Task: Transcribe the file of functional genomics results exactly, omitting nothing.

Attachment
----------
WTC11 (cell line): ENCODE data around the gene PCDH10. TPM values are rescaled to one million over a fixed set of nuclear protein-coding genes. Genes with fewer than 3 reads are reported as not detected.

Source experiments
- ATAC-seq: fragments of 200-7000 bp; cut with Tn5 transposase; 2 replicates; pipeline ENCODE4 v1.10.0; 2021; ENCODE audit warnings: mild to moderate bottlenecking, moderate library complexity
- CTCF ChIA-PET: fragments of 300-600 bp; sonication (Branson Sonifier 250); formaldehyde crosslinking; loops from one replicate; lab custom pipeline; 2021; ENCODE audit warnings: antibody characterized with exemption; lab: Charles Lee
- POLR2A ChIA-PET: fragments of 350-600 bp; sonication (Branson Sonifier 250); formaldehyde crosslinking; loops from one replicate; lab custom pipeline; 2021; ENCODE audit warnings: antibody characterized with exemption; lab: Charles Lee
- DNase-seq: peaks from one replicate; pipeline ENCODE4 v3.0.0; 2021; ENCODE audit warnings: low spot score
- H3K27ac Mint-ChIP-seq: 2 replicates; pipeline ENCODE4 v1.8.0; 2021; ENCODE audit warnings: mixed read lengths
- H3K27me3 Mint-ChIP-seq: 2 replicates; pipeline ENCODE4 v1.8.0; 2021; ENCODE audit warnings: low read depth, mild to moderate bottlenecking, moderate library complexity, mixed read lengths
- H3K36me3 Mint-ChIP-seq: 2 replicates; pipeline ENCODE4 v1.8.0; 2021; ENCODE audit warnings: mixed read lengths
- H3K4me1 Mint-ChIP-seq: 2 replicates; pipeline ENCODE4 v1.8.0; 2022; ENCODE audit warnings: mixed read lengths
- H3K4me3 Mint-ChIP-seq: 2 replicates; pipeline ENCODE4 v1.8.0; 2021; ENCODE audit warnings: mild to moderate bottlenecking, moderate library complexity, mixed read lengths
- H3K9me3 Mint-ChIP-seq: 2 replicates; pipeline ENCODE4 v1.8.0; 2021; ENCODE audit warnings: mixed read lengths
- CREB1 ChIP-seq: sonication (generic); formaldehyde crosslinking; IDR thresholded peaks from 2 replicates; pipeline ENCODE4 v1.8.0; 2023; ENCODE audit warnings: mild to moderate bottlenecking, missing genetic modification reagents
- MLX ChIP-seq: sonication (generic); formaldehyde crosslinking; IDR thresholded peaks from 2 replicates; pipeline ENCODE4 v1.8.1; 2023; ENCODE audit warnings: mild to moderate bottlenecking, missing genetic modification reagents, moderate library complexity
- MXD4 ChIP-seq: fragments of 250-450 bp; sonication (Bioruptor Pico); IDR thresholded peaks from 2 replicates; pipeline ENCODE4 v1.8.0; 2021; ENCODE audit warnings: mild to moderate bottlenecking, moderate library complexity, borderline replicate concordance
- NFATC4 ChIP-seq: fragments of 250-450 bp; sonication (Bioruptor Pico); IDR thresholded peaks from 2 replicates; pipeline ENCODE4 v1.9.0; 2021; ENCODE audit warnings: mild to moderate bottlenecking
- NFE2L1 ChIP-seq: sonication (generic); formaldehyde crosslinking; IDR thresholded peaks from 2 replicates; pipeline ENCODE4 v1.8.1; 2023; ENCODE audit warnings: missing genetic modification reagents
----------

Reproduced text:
WTC11 (cell line): ENCODE data around the gene PCDH10. TPM values are rescaled to one million over a fixed set of nuclear protein-coding genes. Genes with fewer than 3 reads are reported as not detected.

Source experiments
- ATAC-seq: fragments of 200-7000 bp; cut with Tn5 transposase; 2 replicates; pipeline ENCODE4 v1.10.0; 2021; ENCODE audit warnings: mild to moderate bottlenecking, moderate library complexity
- CTCF ChIA-PET: fragments of 300-600 bp; sonication (Branson Sonifier 250); formaldehyde crosslinking; loops from one replicate; lab custom pipeline; 2021; ENCODE audit warnings: antibody characterized with exemption; lab: Charles Lee
- POLR2A ChIA-PET: fragments of 350-600 bp; sonication (Branson Sonifier 250); formaldehyde crosslinking; loops from one replicate; lab custom pipeline; 2021; ENCODE audit warnings: antibody characterized with exemption; lab: Charles Lee
- DNase-seq: peaks from one replicate; pipeline ENCODE4 v3.0.0; 2021; ENCODE audit warnings: low spot score
- H3K27ac Mint-ChIP-seq: 2 replicates; pipeline ENCODE4 v1.8.0; 2021; ENCODE audit warnings: mixed read lengths
- H3K27me3 Mint-ChIP-seq: 2 replicates; pipeline ENCODE4 v1.8.0; 2021; ENCODE audit warnings: low read depth, mild to moderate bottlenecking, moderate library complexity, mixed read lengths
- H3K36me3 Mint-ChIP-seq: 2 replicates; pipeline ENCODE4 v1.8.0; 2021; ENCODE audit warnings: mixed read lengths
- H3K4me1 Mint-ChIP-seq: 2 replicates; pipeline ENCODE4 v1.8.0; 2022; ENCODE audit warnings: mixed read lengths
- H3K4me3 Mint-ChIP-seq: 2 replicates; pipeline ENCODE4 v1.8.0; 2021; ENCODE audit warnings: mild to moderate bottlenecking, moderate library complexity, mixed read lengths
- H3K9me3 Mint-ChIP-seq: 2 replicates; pipeline ENCODE4 v1.8.0; 2021; ENCODE audit warnings: mixed read lengths
- CREB1 ChIP-seq: sonication (generic); formaldehyde crosslinking; IDR thresholded peaks from 2 replicates; pipeline ENCODE4 v1.8.0; 2023; ENCODE audit warnings: mild to moderate bottlenecking, missing genetic modification reagents
- MLX ChIP-seq: sonication (generic); formaldehyde crosslinking; IDR thresholded peaks from 2 replicates; pipeline ENCODE4 v1.8.1; 2023; ENCODE audit warnings: mild to moderate bottlenecking, missing genetic modification reagents, moderate library complexity
- MXD4 ChIP-seq: fragments of 250-450 bp; sonication (Bioruptor Pico); IDR thresholded peaks from 2 replicates; pipeline ENCODE4 v1.8.0; 2021; ENCODE audit warnings: mild to moderate bottlenecking, moderate library complexity, borderline replicate concordance
- NFATC4 ChIP-seq: fragments of 250-450 bp; sonication (Bioruptor Pico); IDR thresholded peaks from 2 replicates; pipeline ENCODE4 v1.9.0; 2021; ENCODE audit warnings: mild to moderate bottlenecking
- NFE2L1 ChIP-seq: sonication (generic); formaldehyde crosslinking; IDR thresholded peaks from 2 replicates; pipeline ENCODE4 v1.8.1; 2023; ENCODE audit warnings: missing genetic modification reagents